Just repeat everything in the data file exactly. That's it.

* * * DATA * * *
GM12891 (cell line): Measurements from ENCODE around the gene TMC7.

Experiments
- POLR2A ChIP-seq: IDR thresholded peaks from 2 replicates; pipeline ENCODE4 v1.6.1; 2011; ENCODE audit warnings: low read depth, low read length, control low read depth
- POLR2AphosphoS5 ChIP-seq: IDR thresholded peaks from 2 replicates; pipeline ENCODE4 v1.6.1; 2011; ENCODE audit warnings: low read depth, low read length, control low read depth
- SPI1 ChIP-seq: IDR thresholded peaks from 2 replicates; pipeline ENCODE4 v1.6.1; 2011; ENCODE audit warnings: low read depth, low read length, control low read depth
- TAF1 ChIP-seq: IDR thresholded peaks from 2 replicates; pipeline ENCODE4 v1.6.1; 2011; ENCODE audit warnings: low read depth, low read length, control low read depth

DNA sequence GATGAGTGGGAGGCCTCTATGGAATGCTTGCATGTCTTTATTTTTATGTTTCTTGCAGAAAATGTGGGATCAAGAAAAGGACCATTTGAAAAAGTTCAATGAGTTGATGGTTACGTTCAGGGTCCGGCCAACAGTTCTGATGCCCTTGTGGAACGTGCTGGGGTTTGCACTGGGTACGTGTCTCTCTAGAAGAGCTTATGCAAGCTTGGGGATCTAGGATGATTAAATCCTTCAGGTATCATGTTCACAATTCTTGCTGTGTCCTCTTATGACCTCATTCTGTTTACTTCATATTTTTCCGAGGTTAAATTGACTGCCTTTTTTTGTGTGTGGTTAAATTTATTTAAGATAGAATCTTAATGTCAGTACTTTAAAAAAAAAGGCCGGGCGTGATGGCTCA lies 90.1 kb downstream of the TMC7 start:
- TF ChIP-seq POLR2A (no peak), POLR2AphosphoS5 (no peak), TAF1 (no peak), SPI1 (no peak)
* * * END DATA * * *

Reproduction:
GM12891 (cell line): Measurements from ENCODE around the gene TMC7.

Experiments
- POLR2A ChIP-seq: IDR thresholded peaks from 2 replicates; pipeline ENCODE4 v1.6.1; 2011; ENCODE audit warnings: low read depth, low read length, control low read depth
- POLR2AphosphoS5 ChIP-seq: IDR thresholded peaks from 2 replicates; pipeline ENCODE4 v1.6.1; 2011; ENCODE audit warnings: low read depth, low read length, control low read depth
- SPI1 ChIP-seq: IDR thresholded peaks from 2 replicates; pipeline ENCODE4 v1.6.1; 2011; ENCODE audit warnings: low read depth, low read length, control low read depth
- TAF1 ChIP-seq: IDR thresholded peaks from 2 replicates; pipeline ENCODE4 v1.6.1; 2011; ENCODE audit warnings: low read depth, low read length, control low read depth

DNA sequence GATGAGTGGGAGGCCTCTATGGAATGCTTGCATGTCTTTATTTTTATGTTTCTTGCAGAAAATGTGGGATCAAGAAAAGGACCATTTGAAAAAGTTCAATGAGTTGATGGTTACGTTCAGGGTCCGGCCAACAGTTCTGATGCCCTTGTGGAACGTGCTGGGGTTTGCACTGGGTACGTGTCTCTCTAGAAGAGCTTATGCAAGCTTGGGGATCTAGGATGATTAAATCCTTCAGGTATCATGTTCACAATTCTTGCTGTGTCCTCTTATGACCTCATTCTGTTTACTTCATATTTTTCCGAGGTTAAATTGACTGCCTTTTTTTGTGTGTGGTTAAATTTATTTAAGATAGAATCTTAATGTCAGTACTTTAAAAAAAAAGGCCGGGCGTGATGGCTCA lies 90.1 kb downstream of the TMC7 start:
- TF ChIP-seq POLR2A (no peak), POLR2AphosphoS5 (no peak), TAF1 (no peak), SPI1 (no peak)